Oleksandr Dovzhenko was a Ukrainian director, author, script writer, and artist.
He was born on 10 September 1894 in a small town Sosnytsia in Chernihiv region. He worked as a teacher. In the 1920s, he was closely connected with the party of Borotbists, worked in the Soviet consulate in Warsaw and Berlin.
In Germany he studied painting, and after returning to Ukraine he worked as a caricaturist for local newspapers. Later, he came to VUFKU, where he worked on the film Vasia the Reformer (1926) with the German cameraman Josef Rona.
His solo directorial début was a comedy Love’s Berries (1926) followed by a spy film The Diplomatic Pouch (1926). But Dovzhenko gained most fame with his legendary silent trilogy – Zvenyhora (the first Ukrainian film shown abroad) (1927), Arsenal (1929) and Earth (1930).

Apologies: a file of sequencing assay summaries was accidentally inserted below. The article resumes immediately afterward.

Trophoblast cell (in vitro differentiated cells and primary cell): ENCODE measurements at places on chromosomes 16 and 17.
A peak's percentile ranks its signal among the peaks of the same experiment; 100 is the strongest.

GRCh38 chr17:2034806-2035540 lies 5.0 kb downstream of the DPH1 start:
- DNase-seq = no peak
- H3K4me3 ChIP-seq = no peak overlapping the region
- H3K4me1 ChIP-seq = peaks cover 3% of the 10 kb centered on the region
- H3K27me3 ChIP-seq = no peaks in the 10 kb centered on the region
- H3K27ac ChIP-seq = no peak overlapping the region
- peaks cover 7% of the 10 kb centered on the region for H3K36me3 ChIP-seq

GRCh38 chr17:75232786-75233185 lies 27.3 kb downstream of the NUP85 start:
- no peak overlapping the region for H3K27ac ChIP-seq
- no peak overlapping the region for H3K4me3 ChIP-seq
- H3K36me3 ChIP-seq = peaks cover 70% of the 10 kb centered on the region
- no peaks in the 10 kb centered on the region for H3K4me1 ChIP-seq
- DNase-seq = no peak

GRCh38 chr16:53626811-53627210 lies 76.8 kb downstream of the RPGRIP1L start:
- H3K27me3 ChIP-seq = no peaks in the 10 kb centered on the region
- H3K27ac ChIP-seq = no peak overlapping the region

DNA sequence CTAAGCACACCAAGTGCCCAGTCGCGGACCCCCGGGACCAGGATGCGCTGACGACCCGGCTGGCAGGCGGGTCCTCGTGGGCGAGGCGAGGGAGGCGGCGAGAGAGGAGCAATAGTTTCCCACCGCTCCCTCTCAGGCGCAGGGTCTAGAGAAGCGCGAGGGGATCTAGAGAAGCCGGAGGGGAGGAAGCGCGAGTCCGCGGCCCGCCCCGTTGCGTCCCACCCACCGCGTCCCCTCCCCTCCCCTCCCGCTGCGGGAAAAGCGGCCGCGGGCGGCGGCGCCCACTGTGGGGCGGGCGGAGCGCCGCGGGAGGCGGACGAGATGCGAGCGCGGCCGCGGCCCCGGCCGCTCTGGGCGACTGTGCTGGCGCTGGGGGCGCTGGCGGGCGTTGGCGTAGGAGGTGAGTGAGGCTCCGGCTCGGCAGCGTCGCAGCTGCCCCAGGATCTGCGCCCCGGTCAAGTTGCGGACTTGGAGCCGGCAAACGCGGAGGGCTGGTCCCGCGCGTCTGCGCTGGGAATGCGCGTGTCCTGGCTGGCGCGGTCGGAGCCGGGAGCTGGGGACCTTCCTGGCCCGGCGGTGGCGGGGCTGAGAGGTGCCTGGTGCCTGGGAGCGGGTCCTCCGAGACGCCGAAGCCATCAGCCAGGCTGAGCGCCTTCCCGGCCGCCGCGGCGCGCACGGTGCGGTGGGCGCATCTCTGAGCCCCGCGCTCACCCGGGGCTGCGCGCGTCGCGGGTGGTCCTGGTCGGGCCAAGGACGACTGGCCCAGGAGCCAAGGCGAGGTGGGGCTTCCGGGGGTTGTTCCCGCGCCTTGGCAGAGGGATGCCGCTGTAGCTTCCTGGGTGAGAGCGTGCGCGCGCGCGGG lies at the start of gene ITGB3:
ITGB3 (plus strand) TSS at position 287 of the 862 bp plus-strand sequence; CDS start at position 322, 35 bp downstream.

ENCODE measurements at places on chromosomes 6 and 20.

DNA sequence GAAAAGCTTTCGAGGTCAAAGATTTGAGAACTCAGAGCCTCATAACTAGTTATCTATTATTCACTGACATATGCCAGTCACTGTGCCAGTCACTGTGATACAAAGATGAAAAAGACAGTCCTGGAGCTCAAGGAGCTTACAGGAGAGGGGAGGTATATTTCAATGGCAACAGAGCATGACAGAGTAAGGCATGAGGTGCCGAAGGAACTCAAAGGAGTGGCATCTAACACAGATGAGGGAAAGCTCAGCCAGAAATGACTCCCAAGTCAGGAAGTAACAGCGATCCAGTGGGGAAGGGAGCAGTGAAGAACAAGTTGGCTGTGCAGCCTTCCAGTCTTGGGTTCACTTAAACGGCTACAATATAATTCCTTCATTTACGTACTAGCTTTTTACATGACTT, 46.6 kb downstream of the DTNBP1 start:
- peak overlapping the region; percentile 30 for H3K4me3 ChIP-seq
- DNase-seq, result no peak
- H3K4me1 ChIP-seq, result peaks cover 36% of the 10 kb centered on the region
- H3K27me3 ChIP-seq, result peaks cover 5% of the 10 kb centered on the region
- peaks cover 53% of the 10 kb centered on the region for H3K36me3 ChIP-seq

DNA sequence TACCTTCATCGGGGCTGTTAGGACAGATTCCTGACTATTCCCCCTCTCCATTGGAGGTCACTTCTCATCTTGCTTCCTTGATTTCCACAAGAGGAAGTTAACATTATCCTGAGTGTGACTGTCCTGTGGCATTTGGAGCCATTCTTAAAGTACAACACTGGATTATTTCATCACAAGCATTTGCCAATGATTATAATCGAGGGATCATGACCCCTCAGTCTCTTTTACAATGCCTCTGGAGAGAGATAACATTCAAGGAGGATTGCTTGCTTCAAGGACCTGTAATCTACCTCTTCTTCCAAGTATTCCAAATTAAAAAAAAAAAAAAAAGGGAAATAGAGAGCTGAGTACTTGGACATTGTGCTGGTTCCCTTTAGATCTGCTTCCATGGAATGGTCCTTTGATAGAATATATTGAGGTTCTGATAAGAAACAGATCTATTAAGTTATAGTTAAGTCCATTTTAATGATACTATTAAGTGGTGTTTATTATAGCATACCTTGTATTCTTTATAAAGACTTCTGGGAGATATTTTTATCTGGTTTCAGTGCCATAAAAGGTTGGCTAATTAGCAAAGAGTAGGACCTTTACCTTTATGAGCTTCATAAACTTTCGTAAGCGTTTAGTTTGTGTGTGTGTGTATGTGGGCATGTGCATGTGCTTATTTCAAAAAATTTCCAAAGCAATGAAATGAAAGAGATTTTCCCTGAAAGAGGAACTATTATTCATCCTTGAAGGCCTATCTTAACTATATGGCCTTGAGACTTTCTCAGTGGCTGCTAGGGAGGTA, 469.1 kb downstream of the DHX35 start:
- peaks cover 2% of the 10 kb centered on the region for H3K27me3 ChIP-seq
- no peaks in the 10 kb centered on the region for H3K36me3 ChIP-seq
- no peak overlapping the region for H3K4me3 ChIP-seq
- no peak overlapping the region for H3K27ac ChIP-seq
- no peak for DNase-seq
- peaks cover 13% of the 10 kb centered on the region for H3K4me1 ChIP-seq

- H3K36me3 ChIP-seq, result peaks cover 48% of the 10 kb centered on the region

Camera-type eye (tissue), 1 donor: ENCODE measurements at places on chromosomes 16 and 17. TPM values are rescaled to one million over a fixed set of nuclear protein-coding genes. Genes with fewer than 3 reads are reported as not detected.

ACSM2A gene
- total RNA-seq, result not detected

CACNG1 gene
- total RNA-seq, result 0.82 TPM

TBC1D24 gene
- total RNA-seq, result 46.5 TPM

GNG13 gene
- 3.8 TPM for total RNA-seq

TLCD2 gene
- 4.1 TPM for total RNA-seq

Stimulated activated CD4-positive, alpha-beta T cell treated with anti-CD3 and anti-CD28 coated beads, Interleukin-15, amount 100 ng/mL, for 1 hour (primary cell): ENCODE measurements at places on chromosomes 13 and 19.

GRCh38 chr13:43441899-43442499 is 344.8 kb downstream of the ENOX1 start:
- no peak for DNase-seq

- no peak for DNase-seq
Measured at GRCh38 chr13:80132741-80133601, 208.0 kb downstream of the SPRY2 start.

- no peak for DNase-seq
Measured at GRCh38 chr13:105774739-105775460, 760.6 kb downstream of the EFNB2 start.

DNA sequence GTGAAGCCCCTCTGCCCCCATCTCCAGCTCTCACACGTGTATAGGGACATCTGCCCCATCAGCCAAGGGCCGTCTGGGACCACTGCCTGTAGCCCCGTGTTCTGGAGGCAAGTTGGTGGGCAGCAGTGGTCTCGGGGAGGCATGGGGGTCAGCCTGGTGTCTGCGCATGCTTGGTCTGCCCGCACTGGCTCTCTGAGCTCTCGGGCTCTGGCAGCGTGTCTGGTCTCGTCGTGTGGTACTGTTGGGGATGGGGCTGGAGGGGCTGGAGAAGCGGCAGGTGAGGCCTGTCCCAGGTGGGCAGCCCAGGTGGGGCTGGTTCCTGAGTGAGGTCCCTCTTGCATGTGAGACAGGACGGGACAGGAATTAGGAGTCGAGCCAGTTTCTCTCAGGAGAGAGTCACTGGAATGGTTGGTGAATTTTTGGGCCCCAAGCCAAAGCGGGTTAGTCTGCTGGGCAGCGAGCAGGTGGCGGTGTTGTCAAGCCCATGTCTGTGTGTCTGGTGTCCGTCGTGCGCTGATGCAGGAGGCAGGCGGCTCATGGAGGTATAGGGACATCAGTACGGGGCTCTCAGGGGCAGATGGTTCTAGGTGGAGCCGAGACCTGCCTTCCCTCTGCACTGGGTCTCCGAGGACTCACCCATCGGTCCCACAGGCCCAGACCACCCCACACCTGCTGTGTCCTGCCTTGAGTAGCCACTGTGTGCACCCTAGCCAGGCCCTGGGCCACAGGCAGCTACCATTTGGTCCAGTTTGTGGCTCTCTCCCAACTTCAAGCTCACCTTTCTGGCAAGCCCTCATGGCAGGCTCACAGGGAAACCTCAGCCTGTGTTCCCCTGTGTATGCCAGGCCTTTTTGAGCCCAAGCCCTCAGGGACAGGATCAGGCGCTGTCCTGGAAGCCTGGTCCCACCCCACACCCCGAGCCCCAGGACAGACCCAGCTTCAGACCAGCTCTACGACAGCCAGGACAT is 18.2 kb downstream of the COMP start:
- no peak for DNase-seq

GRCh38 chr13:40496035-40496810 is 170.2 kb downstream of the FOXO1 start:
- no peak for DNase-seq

It is due to this trilogy that Western filmmaking guides usually include Oleksandr Dovzhenko in the list of the leading directors of the Soviet montage tradition of the 1920s, and these three films are the recognized masterpieces of the global cinema and the pinnacle of the Ukrainian filmmaking.
In the 1930s, after VUFKU re-organisation, it was increasingly difficult for Dovzhenko to make films because of more intense ideological pressure and cultural centralisation.
In 1933, he left Kyiv Film Studio and moved to Moscow. During World War II, he shot a number of agit-films about Ukraine Liberation (1940), Battle for Soviet Ukraine (1943), Victory in the Right-Bank Ukraine (1944)), and later made the film Michurin (1948).
In the 1950s, Dovzhenko lectured a lot and cherished ideas of such films as The discovery of Antarctica, Poem of the Sea, A Fiery Years Story, Enchanted Desna, which were not made in his lifetime. He died on 25 November 1956 aged 62